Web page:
The thing about corsets is that they have a very intricate way of lacing up in the back, so they usually require someone else to do the lacing. (There are videos and websites on the internet about ways to lace up your corset on your own, but I’m definitely not there yet. I can barely zip up the dresses with the zippers in the back on my own.) I assumed that would be my husbands job. But, alas, he had to learn how to do the lacing. Since I couldn’t show him, the shopkeeper came in to help him out. It was a learning experience for both of us.

Even after the corset was on, the shopkeeper stayed in the dressing room to help asses fit and sizing. He was completely, 100% professional. Still, it was weird that I was wearing something intended only for my husband in front of a complete, male, stranger. The shop owner was really, really helpful. He gave sizing and fit tips that I would never have received on the internet. He told us a lot about the background of the product, and storage tips, and even some usage tips. I keep feeling like, it was weird that he was there. I wonder if this comes from my orthodox perspective, that there were so many things “un-tznius” about that experience that it must have been wrong. And then I wonder if that’s a good thing. I’m glad I got this man’s help. I’m glad I bought the product.

I’m really pleased with my purchase. I love the way that I look in a corset. It shapes my body in a way that I’ve never seen my body look before. Suddenly, I have all these wonderful curved. Suddenly, I feel sexy and beautiful. I’m glad that I bought it, and I’m glad that the shop keeper was able to help us. But there’s this thought in the back of my head that it just wasn’t appropriate. I don’t know what to do with the thought. I mean, in the future, if I want to buy another one, I can purchase it online, now that I know what to look for and what size I am. But I wouldn’t have gotten there without the help of the shopkeeper.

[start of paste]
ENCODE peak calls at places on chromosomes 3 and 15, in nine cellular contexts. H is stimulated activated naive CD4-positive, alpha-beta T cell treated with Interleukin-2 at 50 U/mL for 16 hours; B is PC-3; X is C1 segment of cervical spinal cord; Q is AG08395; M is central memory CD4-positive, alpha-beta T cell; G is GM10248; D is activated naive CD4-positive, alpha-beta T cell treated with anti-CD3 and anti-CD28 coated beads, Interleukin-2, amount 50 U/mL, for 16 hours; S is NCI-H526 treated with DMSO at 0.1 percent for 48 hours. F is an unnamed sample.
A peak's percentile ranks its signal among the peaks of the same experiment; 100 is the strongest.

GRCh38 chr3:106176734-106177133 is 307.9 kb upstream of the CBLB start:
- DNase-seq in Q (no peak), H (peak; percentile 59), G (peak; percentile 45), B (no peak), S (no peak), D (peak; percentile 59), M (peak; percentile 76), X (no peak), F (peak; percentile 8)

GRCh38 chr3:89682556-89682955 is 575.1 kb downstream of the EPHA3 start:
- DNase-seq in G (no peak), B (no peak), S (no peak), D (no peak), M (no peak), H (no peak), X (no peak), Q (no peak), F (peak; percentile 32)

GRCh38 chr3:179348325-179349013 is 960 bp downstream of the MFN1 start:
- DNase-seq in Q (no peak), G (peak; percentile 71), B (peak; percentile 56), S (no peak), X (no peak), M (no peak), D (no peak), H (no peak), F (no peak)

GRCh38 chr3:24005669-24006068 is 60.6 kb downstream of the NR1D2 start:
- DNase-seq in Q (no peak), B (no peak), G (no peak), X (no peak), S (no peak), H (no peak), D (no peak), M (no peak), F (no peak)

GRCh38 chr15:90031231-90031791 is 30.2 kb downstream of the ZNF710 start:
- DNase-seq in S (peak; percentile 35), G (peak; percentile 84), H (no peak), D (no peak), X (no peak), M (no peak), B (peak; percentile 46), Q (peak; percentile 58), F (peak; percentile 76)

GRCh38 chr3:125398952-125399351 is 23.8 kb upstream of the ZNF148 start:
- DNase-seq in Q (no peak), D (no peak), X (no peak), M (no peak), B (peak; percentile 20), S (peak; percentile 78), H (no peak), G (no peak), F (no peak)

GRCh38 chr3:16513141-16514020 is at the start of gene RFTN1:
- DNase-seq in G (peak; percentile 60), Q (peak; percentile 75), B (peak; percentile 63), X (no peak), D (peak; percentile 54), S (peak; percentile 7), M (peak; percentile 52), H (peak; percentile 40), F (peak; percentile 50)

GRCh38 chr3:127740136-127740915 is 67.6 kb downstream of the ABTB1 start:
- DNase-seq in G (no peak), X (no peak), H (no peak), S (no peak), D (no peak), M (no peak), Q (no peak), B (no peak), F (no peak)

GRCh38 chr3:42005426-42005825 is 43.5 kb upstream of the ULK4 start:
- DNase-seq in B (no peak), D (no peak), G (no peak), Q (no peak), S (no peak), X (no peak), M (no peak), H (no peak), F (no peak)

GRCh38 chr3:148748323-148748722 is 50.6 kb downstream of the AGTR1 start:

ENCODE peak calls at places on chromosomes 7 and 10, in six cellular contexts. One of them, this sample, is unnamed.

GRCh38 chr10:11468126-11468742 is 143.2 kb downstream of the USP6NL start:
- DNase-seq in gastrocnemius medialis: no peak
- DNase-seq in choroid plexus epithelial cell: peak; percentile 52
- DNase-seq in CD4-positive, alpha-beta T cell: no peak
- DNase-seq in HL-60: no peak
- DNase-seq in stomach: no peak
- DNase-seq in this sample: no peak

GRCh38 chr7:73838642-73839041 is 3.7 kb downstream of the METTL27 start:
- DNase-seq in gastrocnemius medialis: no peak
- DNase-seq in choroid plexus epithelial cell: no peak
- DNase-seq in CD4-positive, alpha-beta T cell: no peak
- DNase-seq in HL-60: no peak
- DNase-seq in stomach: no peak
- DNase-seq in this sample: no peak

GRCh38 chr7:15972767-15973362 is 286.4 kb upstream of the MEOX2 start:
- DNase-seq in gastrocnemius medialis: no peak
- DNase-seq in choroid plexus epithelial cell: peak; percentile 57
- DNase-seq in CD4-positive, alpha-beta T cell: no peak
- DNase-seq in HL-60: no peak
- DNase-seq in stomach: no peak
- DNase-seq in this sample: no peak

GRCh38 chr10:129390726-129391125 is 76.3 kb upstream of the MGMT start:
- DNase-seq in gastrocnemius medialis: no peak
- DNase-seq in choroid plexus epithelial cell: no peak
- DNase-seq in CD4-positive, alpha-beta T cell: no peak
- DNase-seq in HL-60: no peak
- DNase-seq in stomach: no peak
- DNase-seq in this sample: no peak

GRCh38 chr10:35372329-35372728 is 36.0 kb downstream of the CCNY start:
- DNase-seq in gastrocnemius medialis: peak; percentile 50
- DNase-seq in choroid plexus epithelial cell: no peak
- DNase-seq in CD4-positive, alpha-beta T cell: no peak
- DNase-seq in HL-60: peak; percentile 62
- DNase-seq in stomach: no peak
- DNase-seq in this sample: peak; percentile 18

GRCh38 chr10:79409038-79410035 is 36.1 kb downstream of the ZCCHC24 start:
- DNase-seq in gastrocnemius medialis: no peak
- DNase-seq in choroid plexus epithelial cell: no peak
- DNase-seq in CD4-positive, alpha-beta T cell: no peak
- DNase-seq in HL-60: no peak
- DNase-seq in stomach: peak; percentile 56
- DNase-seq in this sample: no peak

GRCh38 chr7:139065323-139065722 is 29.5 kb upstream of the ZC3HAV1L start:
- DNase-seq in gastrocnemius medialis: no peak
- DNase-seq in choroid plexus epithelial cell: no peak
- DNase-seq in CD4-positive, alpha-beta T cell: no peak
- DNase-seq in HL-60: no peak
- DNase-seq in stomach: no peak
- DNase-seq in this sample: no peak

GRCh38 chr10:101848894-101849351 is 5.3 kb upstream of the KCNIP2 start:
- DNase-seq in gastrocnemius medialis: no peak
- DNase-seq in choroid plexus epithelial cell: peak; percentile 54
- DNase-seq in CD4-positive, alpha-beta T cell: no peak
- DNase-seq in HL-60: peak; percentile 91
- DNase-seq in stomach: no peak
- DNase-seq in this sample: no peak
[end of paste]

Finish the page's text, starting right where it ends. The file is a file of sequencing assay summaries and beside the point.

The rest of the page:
I guess a lot of orthodox women have this issue, and I guess that they find ways around it. Even if they’re not buying corsets, they’re buying underwear and bras and have to be sized. And I guess they only use female shopkeepers. But what if the shopkeeper is a lesbian (not an uncommon situation for women who work in lingerie stores)? Is that a violation of tznius? What if it’s a male shopkeeper, but he’s gay? Does that make a difference? And if not, does that mean that in the eyes of tznius, there’s no such thing as homosexuality? Because thats a thought that I’m not comfortable with.

My Thoughts on Pre-marital Sex

It seems like today was pre-marital sex day on the internet. The New York Times published this piece by a 35-year-old virgin considering her choice to wait for true love to have sex, over on FrumSatire blogger Heshy Fried wrote this piece about virginity and the orthodox community, and Shmuely Boteach wrote this piece positing that saving sex for marriage makes better sex.

I guess I ought give my two cents.

It’s no secret on this blog that I had sex before marriage. In fact, I had sex with three different partners before my husband: A long term boyfriend, a one-night stand, and a guy that I was dating casually but very much not in love with–I was just bored. Ironically I suppose, my husband and I agreed that we wouldn’t have sex until we were married, and that’s what we did.

I’ve been thinking about what I want to say on this subject, and I’ve got a few thoughts:

Prequel: This is not a halachic discussion.

I know there are those out there who will tell me that I shouldn’t have had sex before marriage because it is a violation of halacha. I know there are also those out there who are of the opinion that pre-marital sex can be done within the auspices of halacha. This is not a discussion on that issue. I fully believe mikvaot should have a “don’t ask, don’t tell” policy regarding unmarried women, but beyond that, I don’t want to discuss the halacha. I want to discuss the mental thought process of premarital sex.

I will also note that when I was engaging in premarital sex, I felt a tremendous amount of Jewish guilt.  I read up on all of the opinions that said that premarital sex/mikvah usage was totally halachically appropriate, and yet, still, I felt like I was doing something innately wrong by having sex. Perhaps because my world viewed it that way. For this reason, no amount of halachic reasoning would have been able to change the guilt I felt.

1. I think the long term boyfriend and I dated longer than we should have, because of sex.